The following story features spoilers from Sunday’s The Good Fight finale on CBS All Access. If you have yet to stream the episode, hit the nearest exit.
The bastard threw his own flesh and blood under the bus!
In the closing act of The Good Fight‘s inaugural season finale, we learned that the embattled Henry Rindell (played by the terrific Paul Guilfoyle) decided to forego a plea deal that would’ve landed him behind bars but cleared daughter Maia (Rose Leslie). Instead, he chose to hit the road and live out his days as a fugitive. Cut to the feds showing up at Maia’s doorstep to arrest her as the closing credits rolled.
Elsewhere in the breakneck hour, James Cameron Mitchell’s alt-right menace Felix Staples returned to save the day (or at least the case of the week), Lucca (Cush Jumbo) and Colin (Justin Bartha) seemingly pulled the plug on their no-strings relationship, and Diane (Christine Baranski) reunited with estranged hubby Kurt (Gary Cole), giving The Good Fight‘s beleaguered heroine a happy-ish Season 1 ending.
Below, series creators Robert and Michelle King shed light on the episode’s biggest moments while also teasing what — or who? — is coming in Season 2.
TVLINE | You must have been pretty confident you were getting a second season when you wrote the finale.
ROBERT KING | We actually knew at that point. We knew from, I think, Episode 6 or 7 on [that we were coming back].
TVLINE | Was there a more tidy Plan B in case you didn’t know if the show would get a second season?
ROBERT | It wasn’t a Plan B based on our future, it was just a Plan B. We didn’t know which way we were going to go with this ending. We basically had a binary choice: One would be to have Maia be arrested, which is the way it is now, and the other is Henry would fall on his sword and take the 35 years to [spare] his daughter. That would’ve been the more wishful-thinking way to go.
TVLINE | I feel like the takeaway here is that Maia’s dad is not a very good man.
MICHELLE | He’s a deeply selfish person. I think he does love his daughter and his wife, but not as much as he loves himself and his own comfort.
ROBERT | You’re [led to believe] that his crying at the end is about him going to jail. But it’s really him feeling bad that he’s going to do this to [Maia]. But not so bad that he isn’t going to do it.
TVLINE | Is this the last we’ll see of Paul Guilfoyle?
ROBERT | The only reason I can’t answer either way is because it’s [the in-demand] Paul Guilfoyle. We love working with him. It’s probably [the last time], but that doesn’t mean he won’t be around in the same way he was in Episode 9, which is in memory.
TVLINE | Are Lucca and Colin finished?
ROBERT | No. We have Justin Bartha back next year. And those two have the kind of relationship where they’re always going to be sniffing around each other, even if it’s just as f— buddies for this moment. And another moment maybe something more.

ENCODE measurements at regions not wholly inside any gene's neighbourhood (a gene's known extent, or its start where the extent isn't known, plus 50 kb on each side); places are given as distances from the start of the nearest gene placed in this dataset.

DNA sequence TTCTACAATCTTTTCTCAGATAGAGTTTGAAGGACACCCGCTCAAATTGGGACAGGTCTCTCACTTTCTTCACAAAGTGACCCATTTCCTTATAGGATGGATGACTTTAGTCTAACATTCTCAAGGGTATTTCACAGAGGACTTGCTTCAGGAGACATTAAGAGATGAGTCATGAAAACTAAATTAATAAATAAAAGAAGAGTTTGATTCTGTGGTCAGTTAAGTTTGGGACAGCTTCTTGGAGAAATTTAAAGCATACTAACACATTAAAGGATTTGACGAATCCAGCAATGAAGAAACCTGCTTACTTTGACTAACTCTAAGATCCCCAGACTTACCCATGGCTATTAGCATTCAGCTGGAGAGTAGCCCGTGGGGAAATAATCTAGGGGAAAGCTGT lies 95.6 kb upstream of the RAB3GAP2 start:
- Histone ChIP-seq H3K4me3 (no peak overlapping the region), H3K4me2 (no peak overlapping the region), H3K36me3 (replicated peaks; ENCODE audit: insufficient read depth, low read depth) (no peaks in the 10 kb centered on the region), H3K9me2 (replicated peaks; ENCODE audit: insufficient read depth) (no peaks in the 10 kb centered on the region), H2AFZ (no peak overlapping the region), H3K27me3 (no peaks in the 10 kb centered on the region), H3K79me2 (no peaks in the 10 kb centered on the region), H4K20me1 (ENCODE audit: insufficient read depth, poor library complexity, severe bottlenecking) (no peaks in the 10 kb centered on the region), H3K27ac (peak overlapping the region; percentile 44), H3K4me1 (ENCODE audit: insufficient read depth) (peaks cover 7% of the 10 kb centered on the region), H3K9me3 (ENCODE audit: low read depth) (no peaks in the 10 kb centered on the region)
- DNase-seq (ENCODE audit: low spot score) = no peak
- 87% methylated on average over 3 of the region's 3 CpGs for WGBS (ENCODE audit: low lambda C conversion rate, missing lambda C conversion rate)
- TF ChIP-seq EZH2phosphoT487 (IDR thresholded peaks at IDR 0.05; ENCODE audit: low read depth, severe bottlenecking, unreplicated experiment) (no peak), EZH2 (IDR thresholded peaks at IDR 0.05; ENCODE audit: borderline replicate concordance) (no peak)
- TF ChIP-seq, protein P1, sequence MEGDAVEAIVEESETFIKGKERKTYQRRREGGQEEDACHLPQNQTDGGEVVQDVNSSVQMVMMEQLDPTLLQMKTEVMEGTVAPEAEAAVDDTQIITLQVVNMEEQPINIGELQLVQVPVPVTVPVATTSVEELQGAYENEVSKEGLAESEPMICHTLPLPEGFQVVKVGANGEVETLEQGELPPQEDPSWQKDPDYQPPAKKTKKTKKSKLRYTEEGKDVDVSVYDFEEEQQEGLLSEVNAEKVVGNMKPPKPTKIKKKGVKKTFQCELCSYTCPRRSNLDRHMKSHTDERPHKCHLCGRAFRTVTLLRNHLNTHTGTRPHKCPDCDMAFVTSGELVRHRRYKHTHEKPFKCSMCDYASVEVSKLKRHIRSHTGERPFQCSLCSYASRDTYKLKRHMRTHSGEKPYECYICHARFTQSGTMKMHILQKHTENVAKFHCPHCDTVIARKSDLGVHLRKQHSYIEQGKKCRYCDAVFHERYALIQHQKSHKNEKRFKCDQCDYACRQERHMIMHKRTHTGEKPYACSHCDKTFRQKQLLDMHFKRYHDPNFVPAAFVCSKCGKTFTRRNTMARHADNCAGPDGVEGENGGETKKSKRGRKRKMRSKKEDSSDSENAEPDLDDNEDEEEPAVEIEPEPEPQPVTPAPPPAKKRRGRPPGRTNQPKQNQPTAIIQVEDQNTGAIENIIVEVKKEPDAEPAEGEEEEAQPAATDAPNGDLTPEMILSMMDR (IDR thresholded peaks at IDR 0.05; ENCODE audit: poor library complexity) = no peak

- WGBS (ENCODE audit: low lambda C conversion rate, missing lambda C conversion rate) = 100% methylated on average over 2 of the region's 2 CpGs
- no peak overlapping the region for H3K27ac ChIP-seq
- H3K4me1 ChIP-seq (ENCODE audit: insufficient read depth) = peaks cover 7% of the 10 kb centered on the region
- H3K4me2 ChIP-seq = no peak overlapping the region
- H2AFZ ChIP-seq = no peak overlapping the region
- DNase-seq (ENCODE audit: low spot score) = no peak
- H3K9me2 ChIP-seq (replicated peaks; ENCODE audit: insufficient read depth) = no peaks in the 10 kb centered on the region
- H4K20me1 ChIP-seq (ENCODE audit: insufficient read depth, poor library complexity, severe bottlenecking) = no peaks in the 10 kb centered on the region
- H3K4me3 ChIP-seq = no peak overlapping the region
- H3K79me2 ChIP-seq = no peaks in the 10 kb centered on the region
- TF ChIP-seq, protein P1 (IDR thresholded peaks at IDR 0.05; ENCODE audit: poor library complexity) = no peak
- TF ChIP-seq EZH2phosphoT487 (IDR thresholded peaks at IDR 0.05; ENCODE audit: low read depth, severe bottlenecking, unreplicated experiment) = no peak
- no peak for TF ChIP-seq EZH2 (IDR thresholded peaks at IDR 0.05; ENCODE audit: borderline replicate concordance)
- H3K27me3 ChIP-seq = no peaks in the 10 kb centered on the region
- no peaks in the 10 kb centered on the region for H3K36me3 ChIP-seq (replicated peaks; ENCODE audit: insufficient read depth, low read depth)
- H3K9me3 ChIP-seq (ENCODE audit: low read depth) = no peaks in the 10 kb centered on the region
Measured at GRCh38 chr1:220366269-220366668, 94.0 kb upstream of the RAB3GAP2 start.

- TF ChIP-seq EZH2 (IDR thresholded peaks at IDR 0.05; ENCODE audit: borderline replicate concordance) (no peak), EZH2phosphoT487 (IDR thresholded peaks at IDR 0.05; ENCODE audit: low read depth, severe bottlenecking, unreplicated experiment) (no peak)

TVLINE | Was it important for you to give Diane some degree of happiness with Kurt at the end of the season considering how dark things were for her at the beginning?
ROBERT | Definitely. Poor Diane started the year with the s–t kicked out of her. And it does seem like one of the things she deserves in life is happiness at home. It’s hard to talk about characters in that way because not everyone who deserves goodness in real life gets goodness. But there is everything in her that wants to forgive [Kurt]. On the one hand, she can’t. On the other side, with the administration and the world the way it is, [she] really needs heroes. And there’s something about a guy who doesn’t take credit for, and is even embarrassed by, his heroism.
TVLINE | One of my favorite aspects of this first season has been the Adrian-Diane dynamic/friendship. When did you realize you had something special there?
MICHELLE | It sort of grew on us.
ROBERT | The key is to try and get different male energy than we had on The Good Wife. When Will died, there was this real sense that Diane worked best when she had a male counterpart that was as different from her as possible. And we didn’t want it to be a repeat of Josh Charles. So to go to this guy who is a very big presence and a showman felt like a good contrast to Diane. And Delroy Lindo plays that perfectly.
TVLINE | The way Mitchell’s Felix folded into the case of the week was a nice little twist. I know the character was conceived as a Milo Yiannopoulos-type provocateur, but Felix is coming off as far more likable. Felix actually seems like he has a conscience.
ROBERT | On the one hand you’re right: It’s irresponsible to portray Milo, or at least that [alt-right] philosophy, in a more attractive package. On the other hand, we were just having fun, because John Cameron Mitchell is really a fun actor. You bring up a good point though, and it’s probably why this character doesn’t have a long future in front of him. Because I don’t know how true to life he is.
TVLINE | Will we learn more about what makes Barbara (Erica Tazel) tick in Season 2?
ROBERT | We underplayed Barbara this season. There’s [more] to be done there.
TVLINE | I’m getting a little bit of a romantic vibe from your bickering detectives Marissa and Jay…
MICHELLE | It’s a deeply buried undercurrent. The question is whether it will bubble up or not.
TVLINE | Which Good Wife alum is at the top of your guest-star wish list for Season 2?
ROBERT | Alan Cumming. I know he’s on a different CBS show, but if there’s any way to make that work we would try. It’d be fun to see where Eli Gold is in this new world we’re in.
TVLINE | Last question: How many episodes are we getting in Season 2?
MICHELLE | We have been instructed to hold off on talking about that.